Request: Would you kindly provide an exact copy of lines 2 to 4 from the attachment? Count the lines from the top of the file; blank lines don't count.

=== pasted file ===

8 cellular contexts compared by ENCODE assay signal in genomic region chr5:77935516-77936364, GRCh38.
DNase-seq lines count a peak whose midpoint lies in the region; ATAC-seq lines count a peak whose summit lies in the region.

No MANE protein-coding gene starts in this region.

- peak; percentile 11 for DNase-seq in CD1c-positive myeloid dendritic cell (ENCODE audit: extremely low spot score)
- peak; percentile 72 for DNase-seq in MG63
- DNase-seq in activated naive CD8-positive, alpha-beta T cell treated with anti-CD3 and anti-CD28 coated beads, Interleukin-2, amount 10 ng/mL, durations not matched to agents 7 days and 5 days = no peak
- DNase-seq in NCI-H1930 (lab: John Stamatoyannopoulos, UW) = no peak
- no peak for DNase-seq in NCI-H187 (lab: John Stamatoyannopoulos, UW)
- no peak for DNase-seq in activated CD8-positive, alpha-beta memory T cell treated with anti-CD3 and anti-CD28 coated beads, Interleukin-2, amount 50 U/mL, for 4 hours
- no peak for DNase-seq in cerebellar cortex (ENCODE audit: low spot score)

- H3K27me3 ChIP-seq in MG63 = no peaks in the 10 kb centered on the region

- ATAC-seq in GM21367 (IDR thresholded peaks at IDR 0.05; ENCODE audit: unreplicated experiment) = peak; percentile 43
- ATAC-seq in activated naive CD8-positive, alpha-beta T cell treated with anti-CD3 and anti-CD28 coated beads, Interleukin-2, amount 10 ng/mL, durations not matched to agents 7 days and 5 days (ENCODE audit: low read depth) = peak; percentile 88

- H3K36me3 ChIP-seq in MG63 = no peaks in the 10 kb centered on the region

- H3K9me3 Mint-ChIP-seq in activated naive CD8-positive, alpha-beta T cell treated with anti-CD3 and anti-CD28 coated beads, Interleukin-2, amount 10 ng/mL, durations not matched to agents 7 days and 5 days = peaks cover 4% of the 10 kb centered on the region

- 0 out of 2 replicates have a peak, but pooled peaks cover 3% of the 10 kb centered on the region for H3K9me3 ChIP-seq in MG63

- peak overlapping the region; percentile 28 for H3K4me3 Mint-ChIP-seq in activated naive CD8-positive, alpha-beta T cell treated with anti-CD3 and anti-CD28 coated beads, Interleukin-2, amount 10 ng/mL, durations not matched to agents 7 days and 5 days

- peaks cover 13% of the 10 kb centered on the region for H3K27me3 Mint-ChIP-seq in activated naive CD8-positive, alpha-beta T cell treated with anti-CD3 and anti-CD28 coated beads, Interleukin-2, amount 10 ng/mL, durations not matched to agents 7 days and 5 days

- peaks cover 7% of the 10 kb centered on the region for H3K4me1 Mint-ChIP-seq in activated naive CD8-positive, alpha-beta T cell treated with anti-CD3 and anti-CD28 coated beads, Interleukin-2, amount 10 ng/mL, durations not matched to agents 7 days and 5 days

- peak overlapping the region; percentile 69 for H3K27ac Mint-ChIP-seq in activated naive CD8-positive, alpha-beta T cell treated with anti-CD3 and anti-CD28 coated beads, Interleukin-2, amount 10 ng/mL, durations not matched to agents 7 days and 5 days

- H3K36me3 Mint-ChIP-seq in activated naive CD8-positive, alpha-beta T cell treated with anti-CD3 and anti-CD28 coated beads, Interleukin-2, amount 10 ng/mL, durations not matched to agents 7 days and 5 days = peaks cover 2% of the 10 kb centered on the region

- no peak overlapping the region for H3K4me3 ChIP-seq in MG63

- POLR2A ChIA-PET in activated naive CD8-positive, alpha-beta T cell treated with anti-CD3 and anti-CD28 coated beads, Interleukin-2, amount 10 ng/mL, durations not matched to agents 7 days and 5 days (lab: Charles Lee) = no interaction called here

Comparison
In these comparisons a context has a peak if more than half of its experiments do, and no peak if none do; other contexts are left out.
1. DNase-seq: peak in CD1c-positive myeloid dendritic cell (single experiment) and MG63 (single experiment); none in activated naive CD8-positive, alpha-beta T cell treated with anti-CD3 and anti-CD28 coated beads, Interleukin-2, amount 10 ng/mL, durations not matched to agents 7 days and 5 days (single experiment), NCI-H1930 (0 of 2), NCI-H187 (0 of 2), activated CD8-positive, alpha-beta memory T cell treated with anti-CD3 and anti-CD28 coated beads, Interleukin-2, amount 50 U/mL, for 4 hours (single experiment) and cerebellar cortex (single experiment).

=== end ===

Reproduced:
DNase-seq lines count a peak whose midpoint lies in the region; ATAC-seq lines count a peak whose summit lies in the region.

No MANE protein-coding gene starts in this region.

- peak; percentile 11 for DNase-seq in CD1c-positive myeloid dendritic cell (ENCODE audit: extremely low spot score)